Apocryphal writings also contain episodes of demonic exorcism. The Arabic Gospel of Jesus’s childhood describes exorcisms which detail the way in which they were performed. Mary, Jesus’s mother, is placed in the role of the exorcist, who through her sheer presence near the sight of a possessed person succeeded in casting out the demons. Even the manifestation of an emotion of compassion determined a demon to run away. The story is related in the episode of the “possessed woman”, in the Arabic Infancy Gospel: “And when the Lady Mary saw her, she pitied her; and upon this Satan immediately left her, and fled away in the form of a young man, saying: Woe to me from thee, Mary, and from thy son”. (Arabic Infancy Gospel: 14) Another episode from the same gospel relates just as unusual an exorcism: “And the son of the priest, his usual disease having come upon him, entered the hospital, and there came upon Joseph and the Lady Mary, from whom all others had fled. The Lady Mary had washed the clothes of the Lord Christ, and had spread them over some wood. That demoniac boy, therefore, came and took one of the cloths, and put it on his head. Then the demons, fleeing in the shape of ravens and serpents, began to go forth out of his mouth. The boy, being immediately healed at the command of the Lord Christ, began to praise God, and then to give thanks to the Lord who had healed him. And when his father saw him restored to health, ‘My son, said he, what has happened to thee and by what means hast thou been healed?’ The son answered: ‘When the demons had thrown me on the ground, I went into the hospital, and there I found an August woman with a boy, whose newly-washed clothes she had thrown upon some wood: one of these I took up and put upon my head, and the demons left me and fled’”. (Arabic Infancy Gospel: 11)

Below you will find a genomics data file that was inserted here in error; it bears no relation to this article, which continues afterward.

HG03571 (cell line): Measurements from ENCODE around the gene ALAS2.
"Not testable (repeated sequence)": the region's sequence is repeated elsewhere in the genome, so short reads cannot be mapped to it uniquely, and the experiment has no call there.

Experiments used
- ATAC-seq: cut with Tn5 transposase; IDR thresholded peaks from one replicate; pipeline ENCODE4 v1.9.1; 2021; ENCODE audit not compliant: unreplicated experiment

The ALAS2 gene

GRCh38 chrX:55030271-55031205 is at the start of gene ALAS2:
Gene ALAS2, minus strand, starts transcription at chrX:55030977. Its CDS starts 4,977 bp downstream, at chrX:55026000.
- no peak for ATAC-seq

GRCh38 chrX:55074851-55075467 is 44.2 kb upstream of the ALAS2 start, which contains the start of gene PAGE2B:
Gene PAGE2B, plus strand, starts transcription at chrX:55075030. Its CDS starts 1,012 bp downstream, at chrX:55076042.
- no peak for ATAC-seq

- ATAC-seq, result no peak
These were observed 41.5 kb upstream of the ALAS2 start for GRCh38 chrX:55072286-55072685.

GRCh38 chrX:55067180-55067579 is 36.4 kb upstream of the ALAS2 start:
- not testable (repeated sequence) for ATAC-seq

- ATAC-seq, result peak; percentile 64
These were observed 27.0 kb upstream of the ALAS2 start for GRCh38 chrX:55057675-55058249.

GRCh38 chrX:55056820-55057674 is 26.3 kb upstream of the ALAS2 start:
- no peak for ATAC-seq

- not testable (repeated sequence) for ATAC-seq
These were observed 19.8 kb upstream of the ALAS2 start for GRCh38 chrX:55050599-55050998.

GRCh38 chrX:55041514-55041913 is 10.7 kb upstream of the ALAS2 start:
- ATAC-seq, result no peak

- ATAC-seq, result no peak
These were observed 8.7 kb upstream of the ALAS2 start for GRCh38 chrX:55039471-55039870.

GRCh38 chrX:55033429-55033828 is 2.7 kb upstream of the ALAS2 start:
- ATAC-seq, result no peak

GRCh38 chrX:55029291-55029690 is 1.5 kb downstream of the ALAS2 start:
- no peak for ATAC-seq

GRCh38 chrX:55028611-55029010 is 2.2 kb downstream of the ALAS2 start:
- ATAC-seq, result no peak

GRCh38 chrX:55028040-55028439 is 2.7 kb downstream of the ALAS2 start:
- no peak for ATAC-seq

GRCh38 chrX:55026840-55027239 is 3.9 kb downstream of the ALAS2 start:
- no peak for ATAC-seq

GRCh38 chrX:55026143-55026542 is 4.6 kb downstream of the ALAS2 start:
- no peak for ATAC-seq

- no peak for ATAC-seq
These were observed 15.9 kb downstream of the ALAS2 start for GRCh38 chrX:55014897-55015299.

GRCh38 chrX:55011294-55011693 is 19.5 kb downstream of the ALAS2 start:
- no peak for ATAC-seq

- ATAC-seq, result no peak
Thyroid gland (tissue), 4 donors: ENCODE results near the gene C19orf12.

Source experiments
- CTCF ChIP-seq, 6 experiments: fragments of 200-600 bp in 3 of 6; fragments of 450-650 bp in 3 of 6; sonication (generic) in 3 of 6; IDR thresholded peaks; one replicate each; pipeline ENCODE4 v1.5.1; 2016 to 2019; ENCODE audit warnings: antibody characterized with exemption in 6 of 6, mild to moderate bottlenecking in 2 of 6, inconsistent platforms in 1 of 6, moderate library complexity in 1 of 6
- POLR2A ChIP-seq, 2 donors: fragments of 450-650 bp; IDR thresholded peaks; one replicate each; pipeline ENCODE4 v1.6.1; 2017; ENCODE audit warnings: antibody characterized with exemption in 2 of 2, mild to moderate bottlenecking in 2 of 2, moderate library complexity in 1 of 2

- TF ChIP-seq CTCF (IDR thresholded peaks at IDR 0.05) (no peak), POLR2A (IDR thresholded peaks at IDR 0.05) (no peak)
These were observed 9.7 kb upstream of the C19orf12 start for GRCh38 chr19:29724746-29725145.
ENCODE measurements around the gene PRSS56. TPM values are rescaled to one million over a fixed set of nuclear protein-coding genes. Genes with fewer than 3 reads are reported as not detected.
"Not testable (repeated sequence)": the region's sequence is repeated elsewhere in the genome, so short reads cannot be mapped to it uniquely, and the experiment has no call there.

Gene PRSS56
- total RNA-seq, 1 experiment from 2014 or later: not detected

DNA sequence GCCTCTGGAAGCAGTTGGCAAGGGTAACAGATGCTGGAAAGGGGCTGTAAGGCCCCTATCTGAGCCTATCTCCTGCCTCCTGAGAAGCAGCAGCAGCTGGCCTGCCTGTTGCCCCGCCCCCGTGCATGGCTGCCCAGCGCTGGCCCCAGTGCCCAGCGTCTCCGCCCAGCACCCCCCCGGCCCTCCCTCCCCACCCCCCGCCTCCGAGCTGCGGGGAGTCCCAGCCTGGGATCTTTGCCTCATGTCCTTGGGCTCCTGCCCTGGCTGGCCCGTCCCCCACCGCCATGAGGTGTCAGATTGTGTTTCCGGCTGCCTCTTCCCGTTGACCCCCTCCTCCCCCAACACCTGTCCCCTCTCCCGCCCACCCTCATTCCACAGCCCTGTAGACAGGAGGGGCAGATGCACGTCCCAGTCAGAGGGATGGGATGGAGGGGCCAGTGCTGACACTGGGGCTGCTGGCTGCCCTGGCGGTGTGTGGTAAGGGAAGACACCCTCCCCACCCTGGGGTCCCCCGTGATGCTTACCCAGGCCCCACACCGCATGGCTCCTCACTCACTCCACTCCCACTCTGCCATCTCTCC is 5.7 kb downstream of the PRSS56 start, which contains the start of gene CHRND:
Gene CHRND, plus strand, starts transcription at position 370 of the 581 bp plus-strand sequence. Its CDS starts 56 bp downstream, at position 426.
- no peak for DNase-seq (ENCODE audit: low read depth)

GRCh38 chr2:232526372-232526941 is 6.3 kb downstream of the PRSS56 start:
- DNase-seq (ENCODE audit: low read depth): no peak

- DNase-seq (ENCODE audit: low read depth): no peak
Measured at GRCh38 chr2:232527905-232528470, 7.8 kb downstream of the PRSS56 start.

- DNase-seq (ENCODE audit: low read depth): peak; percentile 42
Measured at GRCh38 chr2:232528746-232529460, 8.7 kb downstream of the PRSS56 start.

These two accounts illustrate a kind of exorcism which is different from that performed by Jesus, who exorcized demons by ordering them to be cast away. But in these accounts of exorcism an indirect, wordless, action drew away from the demons. One can note that these first exorcisms, recounted during the times of early Christianity, cannot be found in the neo-testamentary, “canonical”, writings, either Orthodox or Catholic. Even so, a simple reading of these writings be it even by persons lacking formal certification in Roman Catholic or Orthodox theology, cannot but confirm or endorse the “official” aspects of the Orthodox and Roman Catholic dogmas. That is to say, the fervour with which relics are received and venerated by the faithful for their healing powers is well known in both churches. Like the possessed boy in the story who placed a cloth on his head and cast out the demons, so it is that relics are believed to perform such acts.

Another aspect to which we need to refer is the image of the Devil, the main suspect and simultaneously the culprit for the cases of demonic possessions during early Christianity. Neither the New Testament nor the apocryphal literatures provide us with a physical image of the devil. These texts do not attach a face to the idea of the devil. It is not until the imagination of the Middle Ages and afterwards, during the post-medieval period, that visual representations of the demonic evil appear.